When it comes to topics like parapsychology there is a heavy bias amongst scientists to discard facts or at least question them to a degree of scrutiny cosmological "facts" for example rarely receive.

There are plenty of reports of near-death experiences for example where people see things while they are clinically dead that they should not have been able to see according to conventional "wisdom".
NetiNeti
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### Re: Probabilities of reincarnation?

I only know this. I have no memory of anything that happened before I was born. When I die, I expect my consciousness to cease existing. My molecules will return to the earth and eventually my atoms will return to the universe. Ashes to ashes, dust to dust as the poet said. I do not believe my consciousness gets put on a celestial shelf somewhere, ready to be re-instantiated in some newborn baby somewhere in the world.
someguy1
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### Re: Probabilities of reincarnation?

someguy1 » July 8th, 2015, 1:10 pm wrote:I do not believe my consciousness gets put on a celestial shelf somewhere, ready to be re-instantiated in some newborn baby somewhere in the world.

Yes, that makes no sense to me either.

I think there is only (one) consciousness or oneness.
And everything we perceive or otherwise experience appears in and as consciousness.
In that sense re-incarnation is real in the sense that consciousness never dies (there is no time, since there is only oneness) and can appear localized in another body.
On the other hand re-incarnation is not "real", as bodies and minds are not "real" in the sense that they have an existence independent of consciousness.
("Real" in the sense of naive realism).

That's how it makes some sense to me...
NetiNeti
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### Re: Probabilities of reincarnation?

Here's another problem with reincarnation: Who is manufacturing all these souls? In 1980 there were 4 billion people on Earth. Now there are an estimated 7 billion. Since 1980, in order for reincarnation to be true, someone had to create 3 billion souls. Who?

Also, in response to NetiNeti, I purposely used the word EMPIRICAL to describe the kind of evidence to which I was referring.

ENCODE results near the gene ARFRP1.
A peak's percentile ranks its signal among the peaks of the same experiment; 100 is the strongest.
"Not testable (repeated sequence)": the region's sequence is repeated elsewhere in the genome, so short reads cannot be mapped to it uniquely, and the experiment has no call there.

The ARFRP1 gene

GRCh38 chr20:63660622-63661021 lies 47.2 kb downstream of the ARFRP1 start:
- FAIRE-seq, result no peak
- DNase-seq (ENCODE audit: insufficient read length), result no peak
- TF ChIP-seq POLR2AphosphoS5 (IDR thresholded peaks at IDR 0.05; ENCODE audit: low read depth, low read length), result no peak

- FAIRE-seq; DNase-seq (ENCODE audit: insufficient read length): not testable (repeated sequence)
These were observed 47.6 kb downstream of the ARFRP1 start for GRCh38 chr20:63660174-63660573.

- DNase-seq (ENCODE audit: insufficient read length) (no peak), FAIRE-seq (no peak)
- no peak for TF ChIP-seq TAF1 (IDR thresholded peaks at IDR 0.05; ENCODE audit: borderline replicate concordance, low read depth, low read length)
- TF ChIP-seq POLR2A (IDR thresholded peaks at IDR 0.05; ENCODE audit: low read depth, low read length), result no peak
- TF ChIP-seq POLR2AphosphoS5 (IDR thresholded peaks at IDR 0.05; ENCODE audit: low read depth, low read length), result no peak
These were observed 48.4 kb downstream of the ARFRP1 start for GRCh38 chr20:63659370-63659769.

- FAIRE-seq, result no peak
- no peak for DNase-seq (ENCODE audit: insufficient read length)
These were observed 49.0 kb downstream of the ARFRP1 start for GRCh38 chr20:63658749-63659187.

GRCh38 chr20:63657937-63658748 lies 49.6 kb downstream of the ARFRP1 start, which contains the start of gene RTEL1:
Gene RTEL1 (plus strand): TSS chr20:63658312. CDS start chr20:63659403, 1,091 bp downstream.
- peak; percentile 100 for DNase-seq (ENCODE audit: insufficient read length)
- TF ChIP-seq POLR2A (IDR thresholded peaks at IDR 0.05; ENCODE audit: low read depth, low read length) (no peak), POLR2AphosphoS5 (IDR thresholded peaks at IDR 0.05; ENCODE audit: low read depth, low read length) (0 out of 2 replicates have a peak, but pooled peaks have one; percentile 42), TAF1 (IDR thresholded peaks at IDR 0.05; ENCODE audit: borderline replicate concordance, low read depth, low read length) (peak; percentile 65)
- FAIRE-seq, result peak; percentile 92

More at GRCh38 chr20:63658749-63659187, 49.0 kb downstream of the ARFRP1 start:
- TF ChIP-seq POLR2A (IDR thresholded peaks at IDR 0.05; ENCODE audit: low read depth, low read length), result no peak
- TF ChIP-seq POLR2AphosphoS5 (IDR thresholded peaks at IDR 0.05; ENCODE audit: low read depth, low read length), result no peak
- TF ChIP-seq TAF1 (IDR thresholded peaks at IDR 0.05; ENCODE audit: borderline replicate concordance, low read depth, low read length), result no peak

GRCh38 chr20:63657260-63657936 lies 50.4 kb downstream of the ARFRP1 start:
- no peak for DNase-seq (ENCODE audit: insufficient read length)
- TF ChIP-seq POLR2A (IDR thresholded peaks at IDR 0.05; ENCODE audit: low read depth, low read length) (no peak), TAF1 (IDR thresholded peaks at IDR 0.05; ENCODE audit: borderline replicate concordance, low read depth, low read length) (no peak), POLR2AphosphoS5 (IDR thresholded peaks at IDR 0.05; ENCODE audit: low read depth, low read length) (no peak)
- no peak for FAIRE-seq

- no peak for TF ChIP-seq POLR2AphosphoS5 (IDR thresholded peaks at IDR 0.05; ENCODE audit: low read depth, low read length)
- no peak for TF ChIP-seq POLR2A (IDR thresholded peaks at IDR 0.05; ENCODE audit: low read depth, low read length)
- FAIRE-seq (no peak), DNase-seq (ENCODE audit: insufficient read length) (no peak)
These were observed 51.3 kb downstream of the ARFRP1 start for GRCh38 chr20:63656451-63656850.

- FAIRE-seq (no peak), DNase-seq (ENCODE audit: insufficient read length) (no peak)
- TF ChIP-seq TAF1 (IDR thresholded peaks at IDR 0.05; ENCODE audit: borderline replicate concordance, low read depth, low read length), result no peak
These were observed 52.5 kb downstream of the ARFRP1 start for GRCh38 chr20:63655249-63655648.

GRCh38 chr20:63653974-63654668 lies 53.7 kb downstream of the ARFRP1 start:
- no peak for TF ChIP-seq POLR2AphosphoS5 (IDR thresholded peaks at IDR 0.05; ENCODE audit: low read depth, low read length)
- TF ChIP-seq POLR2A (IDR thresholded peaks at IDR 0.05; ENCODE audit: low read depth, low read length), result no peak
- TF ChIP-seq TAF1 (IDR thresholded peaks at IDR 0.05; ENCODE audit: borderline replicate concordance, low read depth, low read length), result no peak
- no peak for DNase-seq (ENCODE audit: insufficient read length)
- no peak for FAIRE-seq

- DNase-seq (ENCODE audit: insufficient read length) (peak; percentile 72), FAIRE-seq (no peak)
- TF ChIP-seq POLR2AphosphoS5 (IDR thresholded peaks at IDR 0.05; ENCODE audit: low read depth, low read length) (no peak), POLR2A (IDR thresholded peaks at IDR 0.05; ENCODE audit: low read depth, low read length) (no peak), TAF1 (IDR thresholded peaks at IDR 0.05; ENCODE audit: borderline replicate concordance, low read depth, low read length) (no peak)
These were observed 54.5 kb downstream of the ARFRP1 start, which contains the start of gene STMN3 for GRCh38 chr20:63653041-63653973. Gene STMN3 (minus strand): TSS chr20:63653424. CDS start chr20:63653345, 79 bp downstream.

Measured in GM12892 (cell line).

Phaedras
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### Re: Probabilities of reincarnation?

Phaedras » July 8th, 2015, 5:26 pm wrote:Here's another problem with reincarnation: Who is manufacturing all these souls? In 1980 there were 4 billion people on Earth. Now there are an estimated 7 billion. Since 1980, in order for reincarnation to be true, someone had to create 3 billion souls. Who?

A common question.
It depends on what is supposed to reincarnate.
(I don't like the word soul, so I am going to use 'entity'.)

If the entity that reincarnates is an almost mechanical entity with clear borders and a clear identity (as you seem to suggest) then there could be a problem. On the other hand, who is to say that those entities have to have a prior incarnation on earth? As I am sure you know this universe we seem to find ourselves in is modeled to be a very dynamic place where entire solar systems are created and destroyed all the time. There might be plenty of entities to go around, wouldn't you think?

This is just one way of looking at it.
Another might be to consider the entity that is to reincarnate not to be a clearly defined almost mechanical entity. Some suggest that different aspects of the same entity can be incarnated in different bodies at the same time.

Also, in response to NetiNeti, I purposely used the word EMPIRICAL to describe the kind of evidence to which I was referring.